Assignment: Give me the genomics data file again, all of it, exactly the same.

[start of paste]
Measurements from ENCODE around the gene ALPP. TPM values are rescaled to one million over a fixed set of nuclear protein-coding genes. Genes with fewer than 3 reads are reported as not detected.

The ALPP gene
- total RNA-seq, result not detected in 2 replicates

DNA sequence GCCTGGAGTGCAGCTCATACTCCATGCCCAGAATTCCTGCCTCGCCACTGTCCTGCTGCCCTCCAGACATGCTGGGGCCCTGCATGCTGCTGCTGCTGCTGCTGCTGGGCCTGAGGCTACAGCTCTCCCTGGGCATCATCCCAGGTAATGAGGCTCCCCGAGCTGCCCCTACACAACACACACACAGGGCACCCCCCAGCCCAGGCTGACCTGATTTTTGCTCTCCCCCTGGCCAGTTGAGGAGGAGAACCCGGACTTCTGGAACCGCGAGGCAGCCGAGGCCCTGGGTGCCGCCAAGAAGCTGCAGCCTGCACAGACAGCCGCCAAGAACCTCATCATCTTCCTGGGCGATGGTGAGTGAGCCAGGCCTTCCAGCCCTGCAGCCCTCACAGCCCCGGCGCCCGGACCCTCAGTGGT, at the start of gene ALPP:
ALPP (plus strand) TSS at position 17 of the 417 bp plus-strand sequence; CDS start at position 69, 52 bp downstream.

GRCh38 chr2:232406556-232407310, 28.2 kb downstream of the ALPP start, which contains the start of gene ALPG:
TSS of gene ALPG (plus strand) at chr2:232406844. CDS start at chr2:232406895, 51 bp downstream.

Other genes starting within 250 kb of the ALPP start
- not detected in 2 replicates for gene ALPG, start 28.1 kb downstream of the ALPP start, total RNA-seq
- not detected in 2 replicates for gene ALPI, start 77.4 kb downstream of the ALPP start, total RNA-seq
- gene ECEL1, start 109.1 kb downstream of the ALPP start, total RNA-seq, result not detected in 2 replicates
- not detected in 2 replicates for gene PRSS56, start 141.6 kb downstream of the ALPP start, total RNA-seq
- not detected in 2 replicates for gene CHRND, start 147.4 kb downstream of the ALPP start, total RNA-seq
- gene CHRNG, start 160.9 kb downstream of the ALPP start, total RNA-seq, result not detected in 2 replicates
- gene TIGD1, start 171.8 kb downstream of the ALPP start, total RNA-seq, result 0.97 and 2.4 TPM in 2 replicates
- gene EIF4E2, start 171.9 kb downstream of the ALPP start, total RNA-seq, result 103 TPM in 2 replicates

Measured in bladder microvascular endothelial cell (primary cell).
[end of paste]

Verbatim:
Measurements from ENCODE around the gene ALPP. TPM values are rescaled to one million over a fixed set of nuclear protein-coding genes. Genes with fewer than 3 reads are reported as not detected.

The ALPP gene
- total RNA-seq, result not detected in 2 replicates

DNA sequence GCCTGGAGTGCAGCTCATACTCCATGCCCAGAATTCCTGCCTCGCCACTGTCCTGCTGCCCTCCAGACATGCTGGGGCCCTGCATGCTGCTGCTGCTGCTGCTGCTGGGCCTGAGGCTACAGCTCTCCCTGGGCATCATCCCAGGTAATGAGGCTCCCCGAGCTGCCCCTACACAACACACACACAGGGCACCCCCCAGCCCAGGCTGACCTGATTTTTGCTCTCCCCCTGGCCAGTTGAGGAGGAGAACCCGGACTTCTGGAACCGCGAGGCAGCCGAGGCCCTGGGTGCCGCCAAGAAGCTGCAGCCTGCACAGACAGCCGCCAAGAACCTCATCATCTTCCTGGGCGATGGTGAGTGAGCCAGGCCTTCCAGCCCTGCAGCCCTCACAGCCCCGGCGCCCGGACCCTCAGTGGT, at the start of gene ALPP:
ALPP (plus strand) TSS at position 17 of the 417 bp plus-strand sequence; CDS start at position 69, 52 bp downstream.

GRCh38 chr2:232406556-232407310, 28.2 kb downstream of the ALPP start, which contains the start of gene ALPG:
TSS of gene ALPG (plus strand) at chr2:232406844. CDS start at chr2:232406895, 51 bp downstream.

Other genes starting within 250 kb of the ALPP start
- not detected in 2 replicates for gene ALPG, start 28.1 kb downstream of the ALPP start, total RNA-seq
- not detected in 2 replicates for gene ALPI, start 77.4 kb downstream of the ALPP start, total RNA-seq
- gene ECEL1, start 109.1 kb downstream of the ALPP start, total RNA-seq, result not detected in 2 replicates
- not detected in 2 replicates for gene PRSS56, start 141.6 kb downstream of the ALPP start, total RNA-seq
- not detected in 2 replicates for gene CHRND, start 147.4 kb downstream of the ALPP start, total RNA-seq
- gene CHRNG, start 160.9 kb downstream of the ALPP start, total RNA-seq, result not detected in 2 replicates
- gene TIGD1, start 171.8 kb downstream of the ALPP start, total RNA-seq, result 0.97 and 2.4 TPM in 2 replicates
- gene EIF4E2, start 171.9 kb downstream of the ALPP start, total RNA-seq, result 103 TPM in 2 replicates

Measured in bladder microvascular endothelial cell (primary cell).